However, 25- and even 35-volt heaters are used.
The amount of current is of course regulated by the amount of resistance in the winding and that portion of the cathode or filament through which the heating current must flow. The tube is designed so that its current heats the cathode sufficiently to emit electrons without burning up the tube.
Sometimes the lead from the filter circuit is connected directly to one side of the filament. Operation is the same, except the diode current flows from the filter circuit directly to the filament, and through the tube to the transformer. In other versions, a tube with an indirectly heated cathode is employed. Then the filter circuit is connected to the cathode and the heater is entirely in dependent.
The filter network here operates on the same principle de scribed for the preceding transformerless power supply. As the electron current leaves the cathode and flows across the tube, these filter currents (in green) flow upward from ground into filter capacitors C1 and C2. When the electron flow across the tube stops during the second half-cycle, these filter currents flow downward to ground.
Figs. 2-5 and 2-6 show two successive half-cycles in the operation of a dual-diode rectifier system being used as a voltage doubler. This particular circuit includes a step-up input trans former. However, it is even more common for the voltage doubling principle to be used with a transformerless input. The output voltage would then be limited to about 2.8 times the peak value of the alternating supply voltage. With a step-up trans former, the maximum output voltage attainable will equal this figure, multiplied by the turns ratio of the transformer.
As an example, if the input voltage is the standard 110 volts ( effective value) , its peak value will be 1.4 times as great, or about 155 volts. When doubled, this would come to 310 volts; this is the maximum attainable in a transformerless circuit. In the circuit shown in Figs. 2-5 and 2-6, if the transformer turns ratio were 2-to-1, then the maximum attainable output voltage would be twice as much, or 620 volts.
The following circuit components make up this voltage doubling circuit:
V1 and V2-Diode tubes.
Identification of Currents
The following electron currents are at work in a circuit of this type:
1. Input power current (blue) .
2. Current through V1 (solid red).
3. Current through V2 ( dotted red).
Details of Operation:
The plate of diode V1 and the cathode of diode V2 are connected directly together and also to the top of the transformer secondary winding. In the first half-cycle shown in Fig. 2-5, trans former action makes the top of this winding positive. V1 conducts from cathode to plate. V2 is of course unable to conduct, since its cathode is more positive than its plate.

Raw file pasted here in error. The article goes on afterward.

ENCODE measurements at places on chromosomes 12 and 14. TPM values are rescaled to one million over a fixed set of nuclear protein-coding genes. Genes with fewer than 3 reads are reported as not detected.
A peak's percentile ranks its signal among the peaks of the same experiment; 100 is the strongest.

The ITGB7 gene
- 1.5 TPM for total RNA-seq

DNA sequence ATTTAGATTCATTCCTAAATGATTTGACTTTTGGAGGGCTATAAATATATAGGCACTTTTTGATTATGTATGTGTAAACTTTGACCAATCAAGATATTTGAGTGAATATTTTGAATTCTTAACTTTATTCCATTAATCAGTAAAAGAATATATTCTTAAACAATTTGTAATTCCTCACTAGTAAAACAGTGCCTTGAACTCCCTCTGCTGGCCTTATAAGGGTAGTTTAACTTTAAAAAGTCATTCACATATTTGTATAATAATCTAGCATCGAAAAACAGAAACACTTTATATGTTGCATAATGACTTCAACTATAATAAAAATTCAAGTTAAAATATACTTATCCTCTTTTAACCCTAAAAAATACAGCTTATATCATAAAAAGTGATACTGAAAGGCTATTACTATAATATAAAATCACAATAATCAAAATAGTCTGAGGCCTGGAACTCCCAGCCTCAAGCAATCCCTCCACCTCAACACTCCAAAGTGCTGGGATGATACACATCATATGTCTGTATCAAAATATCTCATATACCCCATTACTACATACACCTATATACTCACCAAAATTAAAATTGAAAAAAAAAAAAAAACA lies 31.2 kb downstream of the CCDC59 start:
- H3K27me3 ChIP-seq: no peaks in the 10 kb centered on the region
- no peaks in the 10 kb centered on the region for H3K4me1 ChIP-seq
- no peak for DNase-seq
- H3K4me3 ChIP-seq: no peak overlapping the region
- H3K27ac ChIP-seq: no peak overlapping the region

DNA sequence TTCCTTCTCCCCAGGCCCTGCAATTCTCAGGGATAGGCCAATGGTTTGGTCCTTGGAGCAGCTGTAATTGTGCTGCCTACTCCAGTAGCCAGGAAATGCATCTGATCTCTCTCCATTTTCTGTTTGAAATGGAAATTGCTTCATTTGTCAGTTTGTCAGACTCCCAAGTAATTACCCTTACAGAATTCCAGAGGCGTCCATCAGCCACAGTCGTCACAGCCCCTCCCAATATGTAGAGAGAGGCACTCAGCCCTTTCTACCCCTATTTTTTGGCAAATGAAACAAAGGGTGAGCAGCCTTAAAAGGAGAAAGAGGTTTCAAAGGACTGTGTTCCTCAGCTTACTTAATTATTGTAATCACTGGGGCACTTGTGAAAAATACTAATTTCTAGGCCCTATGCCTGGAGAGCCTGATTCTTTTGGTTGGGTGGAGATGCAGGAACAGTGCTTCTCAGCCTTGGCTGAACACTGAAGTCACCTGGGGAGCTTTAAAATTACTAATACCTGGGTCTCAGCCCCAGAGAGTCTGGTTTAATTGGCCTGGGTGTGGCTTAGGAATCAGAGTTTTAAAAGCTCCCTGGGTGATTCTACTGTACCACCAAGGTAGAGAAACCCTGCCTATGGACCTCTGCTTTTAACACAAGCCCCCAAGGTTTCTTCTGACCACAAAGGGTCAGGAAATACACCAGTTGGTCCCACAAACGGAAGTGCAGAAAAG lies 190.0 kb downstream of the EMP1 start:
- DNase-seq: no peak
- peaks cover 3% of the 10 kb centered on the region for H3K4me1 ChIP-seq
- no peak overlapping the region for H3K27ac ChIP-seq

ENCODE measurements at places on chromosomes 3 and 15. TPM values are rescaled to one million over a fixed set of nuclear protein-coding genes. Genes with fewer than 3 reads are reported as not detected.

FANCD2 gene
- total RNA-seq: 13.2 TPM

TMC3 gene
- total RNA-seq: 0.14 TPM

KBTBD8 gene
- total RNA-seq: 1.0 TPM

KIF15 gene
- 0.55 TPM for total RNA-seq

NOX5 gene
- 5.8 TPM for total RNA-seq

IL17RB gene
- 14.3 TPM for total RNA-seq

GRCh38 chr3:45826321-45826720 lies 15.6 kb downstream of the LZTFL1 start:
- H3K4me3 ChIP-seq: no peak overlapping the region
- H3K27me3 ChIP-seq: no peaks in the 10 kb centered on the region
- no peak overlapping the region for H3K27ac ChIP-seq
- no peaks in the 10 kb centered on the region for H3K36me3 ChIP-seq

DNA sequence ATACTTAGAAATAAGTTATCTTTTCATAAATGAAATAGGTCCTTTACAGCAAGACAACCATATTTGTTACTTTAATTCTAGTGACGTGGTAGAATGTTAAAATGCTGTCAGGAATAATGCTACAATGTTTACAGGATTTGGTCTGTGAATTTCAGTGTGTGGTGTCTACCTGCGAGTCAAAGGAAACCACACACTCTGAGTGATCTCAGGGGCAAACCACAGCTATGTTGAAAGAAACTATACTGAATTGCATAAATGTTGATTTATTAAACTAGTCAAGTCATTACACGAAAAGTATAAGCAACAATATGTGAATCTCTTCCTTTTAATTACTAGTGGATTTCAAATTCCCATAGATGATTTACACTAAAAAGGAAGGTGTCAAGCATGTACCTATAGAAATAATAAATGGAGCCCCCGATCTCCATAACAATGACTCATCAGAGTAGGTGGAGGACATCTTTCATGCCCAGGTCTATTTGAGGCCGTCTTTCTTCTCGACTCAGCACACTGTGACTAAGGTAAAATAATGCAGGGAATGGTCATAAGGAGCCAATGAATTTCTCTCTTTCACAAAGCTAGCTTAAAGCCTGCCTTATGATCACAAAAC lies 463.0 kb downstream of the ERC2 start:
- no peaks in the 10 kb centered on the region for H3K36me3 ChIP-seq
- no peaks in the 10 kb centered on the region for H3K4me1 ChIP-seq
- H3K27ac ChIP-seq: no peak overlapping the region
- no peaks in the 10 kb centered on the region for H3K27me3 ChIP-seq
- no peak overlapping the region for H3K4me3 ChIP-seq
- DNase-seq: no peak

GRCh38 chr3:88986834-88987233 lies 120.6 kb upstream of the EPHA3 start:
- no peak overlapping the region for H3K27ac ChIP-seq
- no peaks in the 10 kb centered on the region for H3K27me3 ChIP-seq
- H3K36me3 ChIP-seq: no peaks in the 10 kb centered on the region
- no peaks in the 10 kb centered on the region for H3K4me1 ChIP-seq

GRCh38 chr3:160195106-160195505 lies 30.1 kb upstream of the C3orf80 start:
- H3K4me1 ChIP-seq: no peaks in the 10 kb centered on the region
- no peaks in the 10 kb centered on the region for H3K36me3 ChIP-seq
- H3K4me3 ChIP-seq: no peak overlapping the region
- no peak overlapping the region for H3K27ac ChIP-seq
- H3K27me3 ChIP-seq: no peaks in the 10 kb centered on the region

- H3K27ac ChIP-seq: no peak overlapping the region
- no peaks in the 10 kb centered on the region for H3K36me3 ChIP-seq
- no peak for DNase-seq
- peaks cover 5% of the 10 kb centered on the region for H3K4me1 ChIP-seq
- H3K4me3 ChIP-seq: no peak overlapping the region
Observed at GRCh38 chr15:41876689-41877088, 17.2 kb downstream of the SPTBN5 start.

The flow of electrons from cathode to plate of V1 charges the upper plate of capacitor C1 to a positive voltage which is almost equal to the peak transformer secondary voltage. The reason is that the capacitor gives up electrons to provide the necessary tube current; the resultant electron deficiency constitutes a positive voltage. As a result of this current flow through the diode and the positively charged capacitor, electron current is drawn upward through resistor R2. This is part of the output current of the rectifier, and it has been shown in solid red lines. The voltage it will develop across R2 will always be proportionate to the amount of current flowing, in accordance with Ohm's law, and will always be exactly equal to the voltage across capacitor C1.
After passing from cathode to plate, these electrons head down ward through the transformer secondary winding and enter the neutral, or ground, point between the two capacitors.
During the second half-cycle, shown in Fig. 2-6, transformer action causes the top of the secondary winding to assume a negative voltage. This negative voltage appears at the plate of V1 and prevents any electron current from flowing through this tube.
However, the same negative voltage at the cathode of V2 causes a full flow of electrons across this tube. These electrons originate at the ground point between the two capacitors and flow upward through the secondary winding, then downward to the cathode of V2 and through the tube to the lower plate of capacitor C2. Here they accumulate, forming a negative voltage almost equal in value to the negative peak value of the induced voltage across the secondary winding. This negative charge on the lower plate of C2 drives a continuous electron current upward through resistor R2.
This current, shown in dotted red lines, is also part of the rectifier output current. It develops a voltage across R2 that will at all times be exactly equal to the negative voltage existing across capacitor C2.
Consequently, these two currents flowing upward simultaneously through R2 will develop a voltage across it which is approximately twice as great as either current could develop alone.